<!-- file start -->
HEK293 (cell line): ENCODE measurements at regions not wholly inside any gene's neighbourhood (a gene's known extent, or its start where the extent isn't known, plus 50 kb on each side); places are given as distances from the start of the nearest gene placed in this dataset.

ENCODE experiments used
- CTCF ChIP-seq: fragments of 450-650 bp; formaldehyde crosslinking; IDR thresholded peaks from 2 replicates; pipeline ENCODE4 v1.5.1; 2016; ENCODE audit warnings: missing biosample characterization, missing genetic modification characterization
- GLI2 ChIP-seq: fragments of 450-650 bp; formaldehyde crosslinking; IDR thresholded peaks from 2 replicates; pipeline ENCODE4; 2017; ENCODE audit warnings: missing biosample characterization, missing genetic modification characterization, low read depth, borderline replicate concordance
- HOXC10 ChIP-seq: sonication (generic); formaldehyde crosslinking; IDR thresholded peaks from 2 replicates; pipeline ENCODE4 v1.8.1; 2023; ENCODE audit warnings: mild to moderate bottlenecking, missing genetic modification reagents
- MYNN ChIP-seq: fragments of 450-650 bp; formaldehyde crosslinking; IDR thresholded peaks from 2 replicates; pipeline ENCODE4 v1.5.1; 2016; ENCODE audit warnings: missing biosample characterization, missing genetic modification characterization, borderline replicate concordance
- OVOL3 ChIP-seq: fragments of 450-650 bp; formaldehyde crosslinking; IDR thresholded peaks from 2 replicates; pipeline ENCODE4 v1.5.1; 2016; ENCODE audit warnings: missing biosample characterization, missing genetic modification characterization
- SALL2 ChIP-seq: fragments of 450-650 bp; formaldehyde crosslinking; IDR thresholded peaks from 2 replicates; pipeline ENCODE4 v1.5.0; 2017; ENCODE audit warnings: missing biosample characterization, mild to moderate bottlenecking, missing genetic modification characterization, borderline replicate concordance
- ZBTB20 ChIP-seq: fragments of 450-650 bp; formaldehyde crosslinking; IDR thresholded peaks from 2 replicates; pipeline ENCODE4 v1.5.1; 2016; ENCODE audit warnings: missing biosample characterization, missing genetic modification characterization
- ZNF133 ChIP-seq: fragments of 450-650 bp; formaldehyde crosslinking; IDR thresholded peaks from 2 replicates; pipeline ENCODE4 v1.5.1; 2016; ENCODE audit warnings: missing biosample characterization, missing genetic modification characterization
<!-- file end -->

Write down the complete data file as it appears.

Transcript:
HEK293 (cell line): ENCODE measurements at regions not wholly inside any gene's neighbourhood (a gene's known extent, or its start where the extent isn't known, plus 50 kb on each side); places are given as distances from the start of the nearest gene placed in this dataset.

ENCODE experiments used
- CTCF ChIP-seq: fragments of 450-650 bp; formaldehyde crosslinking; IDR thresholded peaks from 2 replicates; pipeline ENCODE4 v1.5.1; 2016; ENCODE audit warnings: missing biosample characterization, missing genetic modification characterization
- GLI2 ChIP-seq: fragments of 450-650 bp; formaldehyde crosslinking; IDR thresholded peaks from 2 replicates; pipeline ENCODE4; 2017; ENCODE audit warnings: missing biosample characterization, missing genetic modification characterization, low read depth, borderline replicate concordance
- HOXC10 ChIP-seq: sonication (generic); formaldehyde crosslinking; IDR thresholded peaks from 2 replicates; pipeline ENCODE4 v1.8.1; 2023; ENCODE audit warnings: mild to moderate bottlenecking, missing genetic modification reagents
- MYNN ChIP-seq: fragments of 450-650 bp; formaldehyde crosslinking; IDR thresholded peaks from 2 replicates; pipeline ENCODE4 v1.5.1; 2016; ENCODE audit warnings: missing biosample characterization, missing genetic modification characterization, borderline replicate concordance
- OVOL3 ChIP-seq: fragments of 450-650 bp; formaldehyde crosslinking; IDR thresholded peaks from 2 replicates; pipeline ENCODE4 v1.5.1; 2016; ENCODE audit warnings: missing biosample characterization, missing genetic modification characterization
- SALL2 ChIP-seq: fragments of 450-650 bp; formaldehyde crosslinking; IDR thresholded peaks from 2 replicates; pipeline ENCODE4 v1.5.0; 2017; ENCODE audit warnings: missing biosample characterization, mild to moderate bottlenecking, missing genetic modification characterization, borderline replicate concordance
- ZBTB20 ChIP-seq: fragments of 450-650 bp; formaldehyde crosslinking; IDR thresholded peaks from 2 replicates; pipeline ENCODE4 v1.5.1; 2016; ENCODE audit warnings: missing biosample characterization, missing genetic modification characterization
- ZNF133 ChIP-seq: fragments of 450-650 bp; formaldehyde crosslinking; IDR thresholded peaks from 2 replicates; pipeline ENCODE4 v1.5.1; 2016; ENCODE audit warnings: missing biosample characterization, missing genetic modification characterization